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Quote:
Originally Posted by Blue Order
Airlines will NOT accept any liability for damage to your bike unless it's packed according to their requirements, which means a hard shell case.
I try to avoid making blanket statements. Which airline only accepts hard shell cases? The only airlines I use state that they will accept a bike in a bag or a box as long as the tyres are deflated, the pedals are removed and the bars are turned.

I've done both ways. The original question I believe was; what do you do with the box while you're touring? My suggestion was not to use a box.

As an aside, check to see what liability the airline has. It treats bikes as checked luggage and usually will only pay out a couple of hundred no matter how much you spent on the box.
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Old 04-11-07, 06:01 PM   #13
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Assuming this few hundred dollar rule is the case, even more of reason to use a hardshell bike box.

On three trips I've used a Trico Iron case. Needless to say, I don't worry too much about my bike arriving in one piece. It's all a matter of personal preference. Your best bet is to book a night or two on both ends of your trip with the same hotel/hostel. All of the times I've flown with my bike the hotel has always agreed to keep my case for no extra charge. A email or two will find out if they'll do this. Many chain and 3-4 star plus hotels offer pick up and drop off at the airport. A beautiful thing after a long flight. There are some deals if you look around. A few years ago in The Netherlands two of us scored a room in the Raddison for $90 a night for the first and last night we were there. They kept our bike boxes as part of deal. I leave any extra travel clothes or other items I don't want to take along on the bike trip in the case. Obviously, if you're not flying out of the same airport you fly into, a cardboard box is probalby you best option.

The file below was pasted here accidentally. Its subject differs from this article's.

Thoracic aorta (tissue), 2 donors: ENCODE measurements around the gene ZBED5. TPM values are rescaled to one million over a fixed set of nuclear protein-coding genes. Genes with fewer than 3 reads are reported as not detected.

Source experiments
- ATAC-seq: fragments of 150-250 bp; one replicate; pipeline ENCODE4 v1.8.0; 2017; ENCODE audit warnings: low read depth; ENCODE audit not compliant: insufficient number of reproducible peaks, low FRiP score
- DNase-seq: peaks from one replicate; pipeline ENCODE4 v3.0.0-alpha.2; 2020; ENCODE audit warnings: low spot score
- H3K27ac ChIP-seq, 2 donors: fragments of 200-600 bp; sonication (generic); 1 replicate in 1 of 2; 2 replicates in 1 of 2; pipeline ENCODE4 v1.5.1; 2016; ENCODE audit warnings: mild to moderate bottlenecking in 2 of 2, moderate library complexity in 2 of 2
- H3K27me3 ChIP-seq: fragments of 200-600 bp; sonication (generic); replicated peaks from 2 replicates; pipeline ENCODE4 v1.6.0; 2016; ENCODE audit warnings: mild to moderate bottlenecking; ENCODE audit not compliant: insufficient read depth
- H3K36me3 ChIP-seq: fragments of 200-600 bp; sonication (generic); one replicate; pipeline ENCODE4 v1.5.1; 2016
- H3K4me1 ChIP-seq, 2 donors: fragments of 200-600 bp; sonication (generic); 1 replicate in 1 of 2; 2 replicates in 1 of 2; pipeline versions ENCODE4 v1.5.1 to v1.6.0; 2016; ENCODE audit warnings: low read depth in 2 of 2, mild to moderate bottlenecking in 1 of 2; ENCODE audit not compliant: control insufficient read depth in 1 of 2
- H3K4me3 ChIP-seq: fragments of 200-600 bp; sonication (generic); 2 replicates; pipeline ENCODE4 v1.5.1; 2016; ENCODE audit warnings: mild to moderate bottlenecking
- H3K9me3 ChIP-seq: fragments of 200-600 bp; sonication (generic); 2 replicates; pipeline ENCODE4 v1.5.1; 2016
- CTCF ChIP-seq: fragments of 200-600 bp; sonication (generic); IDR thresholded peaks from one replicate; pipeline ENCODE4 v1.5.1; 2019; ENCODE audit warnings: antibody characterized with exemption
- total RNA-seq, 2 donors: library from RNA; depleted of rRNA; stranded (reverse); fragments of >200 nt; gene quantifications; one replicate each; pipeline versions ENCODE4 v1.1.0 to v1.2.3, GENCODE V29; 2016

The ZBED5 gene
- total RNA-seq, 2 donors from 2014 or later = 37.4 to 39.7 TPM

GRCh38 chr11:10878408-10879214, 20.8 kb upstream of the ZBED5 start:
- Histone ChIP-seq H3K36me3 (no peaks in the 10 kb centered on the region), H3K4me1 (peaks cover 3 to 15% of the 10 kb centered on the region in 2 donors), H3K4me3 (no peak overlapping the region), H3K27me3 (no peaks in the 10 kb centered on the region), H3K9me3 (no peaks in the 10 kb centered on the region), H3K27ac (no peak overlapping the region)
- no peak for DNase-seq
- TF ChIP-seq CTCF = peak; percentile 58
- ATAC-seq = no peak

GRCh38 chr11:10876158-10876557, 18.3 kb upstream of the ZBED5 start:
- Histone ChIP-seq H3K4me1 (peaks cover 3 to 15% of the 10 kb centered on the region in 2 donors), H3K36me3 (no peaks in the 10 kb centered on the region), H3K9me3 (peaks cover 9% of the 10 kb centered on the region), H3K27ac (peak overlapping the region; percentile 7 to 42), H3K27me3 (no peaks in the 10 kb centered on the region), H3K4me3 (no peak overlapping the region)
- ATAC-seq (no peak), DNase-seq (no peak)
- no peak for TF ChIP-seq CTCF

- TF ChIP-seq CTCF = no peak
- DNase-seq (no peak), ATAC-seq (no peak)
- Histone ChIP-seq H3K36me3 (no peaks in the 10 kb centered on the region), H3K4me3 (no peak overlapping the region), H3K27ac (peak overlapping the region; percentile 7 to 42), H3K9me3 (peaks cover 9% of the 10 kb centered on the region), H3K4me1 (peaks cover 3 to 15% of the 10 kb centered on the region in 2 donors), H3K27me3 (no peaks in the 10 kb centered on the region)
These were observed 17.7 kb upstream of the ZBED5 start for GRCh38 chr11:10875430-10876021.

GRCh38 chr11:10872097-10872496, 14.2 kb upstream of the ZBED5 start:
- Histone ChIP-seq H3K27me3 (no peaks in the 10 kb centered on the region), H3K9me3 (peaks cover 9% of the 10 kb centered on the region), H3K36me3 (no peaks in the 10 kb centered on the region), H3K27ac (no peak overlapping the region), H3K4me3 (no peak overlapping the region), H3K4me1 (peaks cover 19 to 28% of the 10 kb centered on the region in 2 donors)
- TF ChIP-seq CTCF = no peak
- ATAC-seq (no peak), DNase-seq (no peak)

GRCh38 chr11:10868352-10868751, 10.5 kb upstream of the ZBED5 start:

Good luck, and let us know how it works out!
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Old 04-11-07, 07:12 PM   #14
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Quote:
Originally Posted by stokell
I try to avoid making blanket statements. Which airline only accepts hard shell cases? The only airlines I use state that they will accept a bike in a bag or a box as long as the tyres are deflated, the pedals are removed and the bars are turned.
They accept the bike. Do they accept liability for damage? Read the contract.